Next, Mary Jackson testified that she had been a secretary for Glen Vance at the Commercial Funding Corporation for fifteen years. During her tenure, she stated that she performed duties for many corporations which were located in the Commercial Funding Corporation building, including ALEXCO. Ms. Jackson testified that appellant moved into the building in 1981. She stated that she performed duties for appellant which included typing the articles of incorporation for Stonemark International. Ms. Jackson identified some minutes from a meeting of the directors of Stonemark, which listed appellant as the chairman. Ms. Jackson stated that in 1982/1983, Commercial Funding put Stonemark's estate planning services on its computer. She claimed that Commercial Funding and ALEXCO were connected in that the same principles were involved in both companies. Ms. Jackson testified that Stonemark moved out of the building in *282 1983, but that appellant came by approximately four times a week to pick up checks payable to Stonemark from ALEXCO and Commercial Funding. Ms. Jackson admitted that the checks were loans, but she was unaware whether any of the loans had ever been repaid. Ms. Jackson also stated that appellant frequently delivered checks to her that were to be invested in a specific partnership or joint venture. Finally, Ms. Jackson noted that estate planning services had been performed for the same people that appellant brought checks in on.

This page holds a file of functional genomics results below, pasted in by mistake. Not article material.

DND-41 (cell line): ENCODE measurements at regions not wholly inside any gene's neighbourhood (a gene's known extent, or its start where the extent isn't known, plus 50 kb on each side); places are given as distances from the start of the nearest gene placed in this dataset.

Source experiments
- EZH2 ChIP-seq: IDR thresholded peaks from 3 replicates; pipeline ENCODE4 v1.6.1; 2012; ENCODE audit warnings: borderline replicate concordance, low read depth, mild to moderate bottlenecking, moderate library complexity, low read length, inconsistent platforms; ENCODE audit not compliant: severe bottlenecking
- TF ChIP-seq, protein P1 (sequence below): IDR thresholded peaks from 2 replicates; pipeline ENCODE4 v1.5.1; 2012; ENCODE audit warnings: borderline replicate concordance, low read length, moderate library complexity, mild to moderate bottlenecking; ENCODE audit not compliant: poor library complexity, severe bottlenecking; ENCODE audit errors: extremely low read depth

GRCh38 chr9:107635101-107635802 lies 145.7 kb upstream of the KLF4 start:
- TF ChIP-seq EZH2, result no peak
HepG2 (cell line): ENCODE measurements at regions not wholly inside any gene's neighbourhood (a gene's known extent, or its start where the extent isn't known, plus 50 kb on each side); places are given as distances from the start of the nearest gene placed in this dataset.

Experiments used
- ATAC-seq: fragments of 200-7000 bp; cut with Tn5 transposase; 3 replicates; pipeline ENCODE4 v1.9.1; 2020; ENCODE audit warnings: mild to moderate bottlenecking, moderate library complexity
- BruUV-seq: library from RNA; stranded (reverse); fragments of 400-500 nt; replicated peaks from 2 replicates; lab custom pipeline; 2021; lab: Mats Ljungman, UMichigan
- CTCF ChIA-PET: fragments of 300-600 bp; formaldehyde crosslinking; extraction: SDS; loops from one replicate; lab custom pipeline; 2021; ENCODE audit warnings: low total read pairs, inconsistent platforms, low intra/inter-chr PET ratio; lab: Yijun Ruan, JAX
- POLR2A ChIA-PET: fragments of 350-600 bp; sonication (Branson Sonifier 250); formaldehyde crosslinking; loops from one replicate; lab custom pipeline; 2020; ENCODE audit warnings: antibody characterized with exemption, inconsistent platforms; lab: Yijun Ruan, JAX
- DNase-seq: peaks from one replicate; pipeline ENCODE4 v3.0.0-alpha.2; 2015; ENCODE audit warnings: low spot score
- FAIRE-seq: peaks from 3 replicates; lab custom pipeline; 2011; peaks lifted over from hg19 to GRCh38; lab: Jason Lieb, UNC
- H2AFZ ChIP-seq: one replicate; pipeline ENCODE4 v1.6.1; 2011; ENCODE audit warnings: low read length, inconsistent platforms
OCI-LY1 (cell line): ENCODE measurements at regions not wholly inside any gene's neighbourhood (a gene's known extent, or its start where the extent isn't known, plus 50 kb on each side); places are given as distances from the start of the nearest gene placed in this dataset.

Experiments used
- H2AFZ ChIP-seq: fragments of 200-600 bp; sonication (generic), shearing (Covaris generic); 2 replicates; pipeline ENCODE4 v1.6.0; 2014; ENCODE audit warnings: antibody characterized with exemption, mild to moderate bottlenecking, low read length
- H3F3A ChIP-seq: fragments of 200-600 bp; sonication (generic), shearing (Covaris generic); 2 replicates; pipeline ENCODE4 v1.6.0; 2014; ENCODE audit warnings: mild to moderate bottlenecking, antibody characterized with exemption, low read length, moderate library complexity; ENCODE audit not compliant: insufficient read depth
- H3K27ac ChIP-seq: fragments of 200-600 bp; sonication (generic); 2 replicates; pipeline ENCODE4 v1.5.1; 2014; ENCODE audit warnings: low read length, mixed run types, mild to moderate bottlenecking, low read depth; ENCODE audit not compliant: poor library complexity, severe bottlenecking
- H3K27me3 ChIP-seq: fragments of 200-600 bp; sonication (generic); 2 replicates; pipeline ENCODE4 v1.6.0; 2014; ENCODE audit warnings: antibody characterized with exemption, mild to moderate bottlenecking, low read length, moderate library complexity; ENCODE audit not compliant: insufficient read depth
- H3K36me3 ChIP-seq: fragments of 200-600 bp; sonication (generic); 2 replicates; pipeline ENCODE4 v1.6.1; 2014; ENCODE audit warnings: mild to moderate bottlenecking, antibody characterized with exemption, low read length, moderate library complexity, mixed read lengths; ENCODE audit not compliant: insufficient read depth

Michael Mulligan testified that on December 31, 1984, he was elected president of ALEXCO. He testified that as president, he had custody of the financial and business records of ALEXCO and also some documents from Commercial Funding, which he claimed was a subsidiary of ALEXCO. Mr. Mulligan also stated that he possessed some books and records of Stonemark International. During Mr. Mulligan's examination of the records of the various corporations, he analyzed a Charlestown partnership. Mr. Mulligan testified that Charleston was a limited partnership created with ALEXCO as the general partner, and designed to build and construct an apartment complex in Edmond. He also discovered that the option for the land on which the apartments were to be built had expired in November 1984. Based on his examination of the records, Mr. Mulligan testified that it was his belief that the Yandas' check had been included among the investors of the Charleston Project. Mr. Mulligan stated that based on his investigation, he found that a relationship existed between ALEXCO, Stonemark and Charlestown. He had concluded that Stonemark was the money raising arm of ALEXCO, and that the majority of the money raised for Charlestown was raised through Stonemark. Mr. Mulligan testified that it was fairly apparent that since the Stonemark had no money at that time, money was coming back to the corporation and used in matters unrelated to the Charleston Project. He estimated that approximately 20 percent of the funding raised through Stonemark went back to Stonemark. Mr. Mulligan further testified that on January 17, he received a telephone call from Glen Vance requesting that he meet Mr. Vance and appellant in the Liberty National Bank lobby. When he arrived, Mr. Vance and appellant had prepared cashier's checks and needed Mr. Mulligan to endorse them for ALEXCO. Mr. Mulligan testified that one of the checks was payable to appellant as his fee for developing the investor.